Income inequality in India is in the public eye. Several high-profile studies have documented that alongside the acceleration of overall economic growth, income and wealth of the rich has grown disproportionately, resulting in current levels of inequality not seen since the days of the British Raj. While these findings have stirred discussion they have not gone uncontested. This paper reports on findings from a collection of specially commissioned studies that engage with, but also broaden, the debate. The paper explores aspects of Indian inequality drawing on a wide range of data sources and covering the period 1983-2012. It reports evidence in support of the contention that inequality has been rising, but suggests also that this process has not been inexorable over the entire period. The paper asks, further, whether an exploration below the all-India level merits attention. It examines in detail, for example, the dynamics of inequality associated with structural transformation at the village level, and provides evidence suggesting that changes in village-level inequality account for a large part of the overall story. The paper considers how patterns of income and education mobility have evolved alongside the rising levels of income inequality. Although there is evidence of rising economic mobility overall, upward and downward movements in relative position are differentially associated with specific household characteristics. An exploration of intergenerational educational mobility suggests that in regions where educational mobility is low, income inequalities tend to rise. The paper concludes with a discussion of possible implications for policy.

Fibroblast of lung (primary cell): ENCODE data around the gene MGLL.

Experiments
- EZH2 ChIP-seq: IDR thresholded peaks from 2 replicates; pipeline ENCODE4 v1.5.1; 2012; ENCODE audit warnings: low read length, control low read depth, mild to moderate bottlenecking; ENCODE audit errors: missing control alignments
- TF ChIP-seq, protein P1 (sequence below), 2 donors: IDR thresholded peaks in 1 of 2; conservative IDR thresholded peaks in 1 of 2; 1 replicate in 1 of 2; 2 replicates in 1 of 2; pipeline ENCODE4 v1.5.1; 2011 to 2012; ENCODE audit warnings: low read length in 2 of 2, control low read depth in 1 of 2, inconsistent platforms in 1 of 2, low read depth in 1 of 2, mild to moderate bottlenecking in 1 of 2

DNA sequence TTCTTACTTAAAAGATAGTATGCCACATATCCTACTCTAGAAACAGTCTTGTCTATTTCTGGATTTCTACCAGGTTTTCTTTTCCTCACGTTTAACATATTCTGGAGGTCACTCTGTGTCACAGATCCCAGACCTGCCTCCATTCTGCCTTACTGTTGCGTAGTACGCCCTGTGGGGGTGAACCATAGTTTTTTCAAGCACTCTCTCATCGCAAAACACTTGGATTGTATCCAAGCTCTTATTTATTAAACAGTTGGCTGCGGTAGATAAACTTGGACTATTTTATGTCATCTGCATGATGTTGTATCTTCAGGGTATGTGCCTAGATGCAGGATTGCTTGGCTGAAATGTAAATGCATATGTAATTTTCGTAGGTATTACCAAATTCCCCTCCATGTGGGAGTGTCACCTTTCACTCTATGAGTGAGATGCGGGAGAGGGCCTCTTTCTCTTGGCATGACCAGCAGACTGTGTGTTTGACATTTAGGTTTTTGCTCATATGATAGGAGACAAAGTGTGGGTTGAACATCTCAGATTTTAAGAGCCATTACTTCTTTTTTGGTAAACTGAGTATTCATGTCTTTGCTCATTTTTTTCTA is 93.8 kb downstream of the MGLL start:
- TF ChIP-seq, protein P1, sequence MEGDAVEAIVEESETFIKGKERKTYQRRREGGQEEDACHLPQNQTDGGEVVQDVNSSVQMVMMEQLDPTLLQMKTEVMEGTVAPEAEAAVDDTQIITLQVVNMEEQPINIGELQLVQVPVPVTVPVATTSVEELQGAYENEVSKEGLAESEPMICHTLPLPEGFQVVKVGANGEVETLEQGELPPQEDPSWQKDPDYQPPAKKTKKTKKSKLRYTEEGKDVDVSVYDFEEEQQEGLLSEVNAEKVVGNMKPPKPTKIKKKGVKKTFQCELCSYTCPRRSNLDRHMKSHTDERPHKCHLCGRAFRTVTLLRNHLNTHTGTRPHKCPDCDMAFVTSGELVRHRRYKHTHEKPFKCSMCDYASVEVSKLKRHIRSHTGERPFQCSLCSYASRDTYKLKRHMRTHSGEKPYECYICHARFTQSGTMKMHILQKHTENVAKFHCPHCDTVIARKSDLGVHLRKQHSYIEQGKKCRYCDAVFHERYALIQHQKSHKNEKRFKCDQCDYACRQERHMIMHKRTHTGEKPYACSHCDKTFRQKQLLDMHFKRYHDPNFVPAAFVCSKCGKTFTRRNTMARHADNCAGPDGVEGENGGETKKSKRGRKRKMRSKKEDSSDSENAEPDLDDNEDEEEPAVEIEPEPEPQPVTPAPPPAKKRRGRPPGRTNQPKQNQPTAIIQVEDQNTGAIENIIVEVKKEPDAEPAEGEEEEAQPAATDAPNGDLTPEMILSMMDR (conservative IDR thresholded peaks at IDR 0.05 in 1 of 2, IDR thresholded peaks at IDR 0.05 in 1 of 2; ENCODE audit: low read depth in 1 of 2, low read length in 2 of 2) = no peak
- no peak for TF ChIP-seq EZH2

About the speaker
PETER LANJOUW, is professor in the School of Business and Economics of VU University Amsterdam. Prior to joining the VU in 2015 he worked for more than 20 years in the research department of the World Bank, most recently as manager of the Poverty and Inequality Cluster. He completed his studies at the London School of Economics, defending his Ph.D thesis in 1992. His research focuses on the measurement of poverty and inequality as well as the analysis of rural development, notably via the study of a village economy in rural India and the broader process of rural non-farm diversification. He has taught at the University of Namur, and the Foundation for the Advanced Study of International Development in Tokyo, and has been a visiting scholar at UC Berkeley, the Delhi School of Economics and the London School of Economics. He is currently editor of the World Bank Research Observer and is a former associate editor of the World Bank Economic Review as well as a past editorial board member of the Journal of African Economies. He has co-authored several books, including most recently with Himanshu and Nicholas Stern, the book How Lives Change: Palanpur, India and Development Economics (OUP, 2018) He has also published in such leading economics journals as Econometrica, and the Economic Journal, as well as numerous field journals such as Journal of Development Economics, The World Bank Economic Review and World Development.
Date: 11 October 2018
Time: 12:00 - 13:00